A neighborhood of luxury-brand shops, avant-garde designers, five-star hotels and some of the city’s best restaurants. One of its main streets, Presidente Masaryk, is lined with stores whose brands grace the world’s capital cities, as well as those showcasing Mexican designers. There are many art galleries and, in the evenings, the glamour migrates to the bars, such as those inside the hotels on Campos Elíseos.
Teotihuacan, “the place where the gods were created”, is located in the State of Mexico, approximately 50 km northeast of Mexico City.
This pre-Hispanic city was built between 1st and 7th centuries and was one of the largest urban centers of the ancient world which at its peak of splendor came to have more than 100,000 inhabitants. It was the power center of one of the most influential Mesoamerican societies in the political, economic, commercial, religious and cultural sectors.
Its monuments are geometrically located, being the most relevant the Sun and the Moon Pyramids and the Quetzalcoatl Temple.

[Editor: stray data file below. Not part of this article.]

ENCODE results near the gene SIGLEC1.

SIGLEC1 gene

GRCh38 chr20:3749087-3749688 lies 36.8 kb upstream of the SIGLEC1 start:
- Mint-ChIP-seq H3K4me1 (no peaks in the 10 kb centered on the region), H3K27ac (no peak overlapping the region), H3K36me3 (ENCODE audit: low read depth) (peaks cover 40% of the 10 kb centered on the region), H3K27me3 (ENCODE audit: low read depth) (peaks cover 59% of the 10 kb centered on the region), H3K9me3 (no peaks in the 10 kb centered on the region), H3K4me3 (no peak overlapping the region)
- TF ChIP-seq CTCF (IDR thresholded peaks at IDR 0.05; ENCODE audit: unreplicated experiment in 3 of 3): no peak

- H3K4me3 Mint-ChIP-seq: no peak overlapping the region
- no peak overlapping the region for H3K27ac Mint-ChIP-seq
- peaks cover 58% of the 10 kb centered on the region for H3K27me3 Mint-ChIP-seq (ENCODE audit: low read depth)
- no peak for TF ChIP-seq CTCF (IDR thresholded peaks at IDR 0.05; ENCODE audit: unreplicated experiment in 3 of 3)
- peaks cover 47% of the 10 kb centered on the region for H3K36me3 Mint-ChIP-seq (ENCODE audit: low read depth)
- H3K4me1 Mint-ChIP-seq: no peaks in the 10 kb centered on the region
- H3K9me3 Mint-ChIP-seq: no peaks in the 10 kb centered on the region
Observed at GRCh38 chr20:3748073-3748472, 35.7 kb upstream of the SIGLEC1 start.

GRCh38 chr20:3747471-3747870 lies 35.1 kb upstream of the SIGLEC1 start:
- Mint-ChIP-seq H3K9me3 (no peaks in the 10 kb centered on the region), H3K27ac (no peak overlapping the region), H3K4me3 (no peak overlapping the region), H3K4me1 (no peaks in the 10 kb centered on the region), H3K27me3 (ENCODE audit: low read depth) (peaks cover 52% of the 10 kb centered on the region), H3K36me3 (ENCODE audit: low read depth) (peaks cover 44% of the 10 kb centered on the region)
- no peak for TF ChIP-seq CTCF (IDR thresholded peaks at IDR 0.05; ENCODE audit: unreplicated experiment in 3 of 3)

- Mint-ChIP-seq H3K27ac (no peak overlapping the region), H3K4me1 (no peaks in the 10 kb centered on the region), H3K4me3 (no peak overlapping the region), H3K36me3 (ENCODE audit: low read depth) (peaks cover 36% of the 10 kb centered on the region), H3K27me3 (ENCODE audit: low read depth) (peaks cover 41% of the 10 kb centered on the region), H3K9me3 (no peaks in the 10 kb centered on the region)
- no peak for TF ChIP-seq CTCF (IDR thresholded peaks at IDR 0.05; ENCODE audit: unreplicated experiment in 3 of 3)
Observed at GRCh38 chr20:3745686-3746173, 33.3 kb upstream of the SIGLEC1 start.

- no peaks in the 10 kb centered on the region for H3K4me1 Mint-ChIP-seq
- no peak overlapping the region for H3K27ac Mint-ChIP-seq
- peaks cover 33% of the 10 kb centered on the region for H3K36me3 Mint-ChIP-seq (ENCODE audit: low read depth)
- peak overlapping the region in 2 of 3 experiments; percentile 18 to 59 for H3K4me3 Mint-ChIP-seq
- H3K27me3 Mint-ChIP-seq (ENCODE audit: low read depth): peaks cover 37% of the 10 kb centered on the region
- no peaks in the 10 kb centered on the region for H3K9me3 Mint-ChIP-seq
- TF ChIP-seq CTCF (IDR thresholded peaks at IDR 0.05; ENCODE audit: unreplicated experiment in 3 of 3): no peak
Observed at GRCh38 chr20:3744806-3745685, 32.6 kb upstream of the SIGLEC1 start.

Teotihuacan was declared a UNESCO World Heritage Site in 1987.
The Historic Center is the heart of Mexico City. It was declared a UNESCO World Heritage Site for its beautiful Colonial-era buildings and monuments.
The Zócalo, the main square of the city, is the political, economic, social and religious center of the country. Here is the Templo Mayor, the remains of the Aztec temples, and a statue of an eagle perched on a cactus, which the Aztecs interpreted as the chosen place to build their city: Tenochtitlan. The Palacio Nacional, which houses five murals by Diego Rivera, faces the square, as well as city hall and the Cathedral, the largest and oldest in Mexico.